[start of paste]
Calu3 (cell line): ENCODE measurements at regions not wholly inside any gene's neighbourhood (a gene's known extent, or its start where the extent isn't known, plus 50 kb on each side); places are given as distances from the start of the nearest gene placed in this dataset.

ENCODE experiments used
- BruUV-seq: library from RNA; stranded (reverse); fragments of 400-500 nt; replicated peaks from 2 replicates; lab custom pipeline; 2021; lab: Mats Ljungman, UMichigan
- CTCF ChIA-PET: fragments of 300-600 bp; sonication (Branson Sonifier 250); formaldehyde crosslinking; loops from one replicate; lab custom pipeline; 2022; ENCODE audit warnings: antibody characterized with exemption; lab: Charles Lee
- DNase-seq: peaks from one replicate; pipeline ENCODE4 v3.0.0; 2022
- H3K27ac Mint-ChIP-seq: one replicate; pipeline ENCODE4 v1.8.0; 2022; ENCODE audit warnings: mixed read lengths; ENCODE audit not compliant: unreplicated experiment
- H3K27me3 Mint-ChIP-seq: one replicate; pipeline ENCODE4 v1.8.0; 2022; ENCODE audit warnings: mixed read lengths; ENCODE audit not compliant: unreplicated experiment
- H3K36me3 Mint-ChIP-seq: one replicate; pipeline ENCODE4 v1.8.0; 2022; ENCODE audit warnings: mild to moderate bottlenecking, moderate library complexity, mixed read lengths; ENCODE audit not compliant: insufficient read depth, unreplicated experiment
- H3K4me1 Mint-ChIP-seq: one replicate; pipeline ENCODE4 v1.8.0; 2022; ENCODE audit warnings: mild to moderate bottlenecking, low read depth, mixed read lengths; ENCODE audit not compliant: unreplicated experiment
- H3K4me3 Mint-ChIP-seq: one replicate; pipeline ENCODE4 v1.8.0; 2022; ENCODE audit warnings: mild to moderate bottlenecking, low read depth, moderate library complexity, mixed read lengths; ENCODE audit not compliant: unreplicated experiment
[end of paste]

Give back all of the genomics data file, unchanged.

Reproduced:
Calu3 (cell line): ENCODE measurements at regions not wholly inside any gene's neighbourhood (a gene's known extent, or its start where the extent isn't known, plus 50 kb on each side); places are given as distances from the start of the nearest gene placed in this dataset.

ENCODE experiments used
- BruUV-seq: library from RNA; stranded (reverse); fragments of 400-500 nt; replicated peaks from 2 replicates; lab custom pipeline; 2021; lab: Mats Ljungman, UMichigan
- CTCF ChIA-PET: fragments of 300-600 bp; sonication (Branson Sonifier 250); formaldehyde crosslinking; loops from one replicate; lab custom pipeline; 2022; ENCODE audit warnings: antibody characterized with exemption; lab: Charles Lee
- DNase-seq: peaks from one replicate; pipeline ENCODE4 v3.0.0; 2022
- H3K27ac Mint-ChIP-seq: one replicate; pipeline ENCODE4 v1.8.0; 2022; ENCODE audit warnings: mixed read lengths; ENCODE audit not compliant: unreplicated experiment
- H3K27me3 Mint-ChIP-seq: one replicate; pipeline ENCODE4 v1.8.0; 2022; ENCODE audit warnings: mixed read lengths; ENCODE audit not compliant: unreplicated experiment
- H3K36me3 Mint-ChIP-seq: one replicate; pipeline ENCODE4 v1.8.0; 2022; ENCODE audit warnings: mild to moderate bottlenecking, moderate library complexity, mixed read lengths; ENCODE audit not compliant: insufficient read depth, unreplicated experiment
- H3K4me1 Mint-ChIP-seq: one replicate; pipeline ENCODE4 v1.8.0; 2022; ENCODE audit warnings: mild to moderate bottlenecking, low read depth, mixed read lengths; ENCODE audit not compliant: unreplicated experiment
- H3K4me3 Mint-ChIP-seq: one replicate; pipeline ENCODE4 v1.8.0; 2022; ENCODE audit warnings: mild to moderate bottlenecking, low read depth, moderate library complexity, mixed read lengths; ENCODE audit not compliant: unreplicated experiment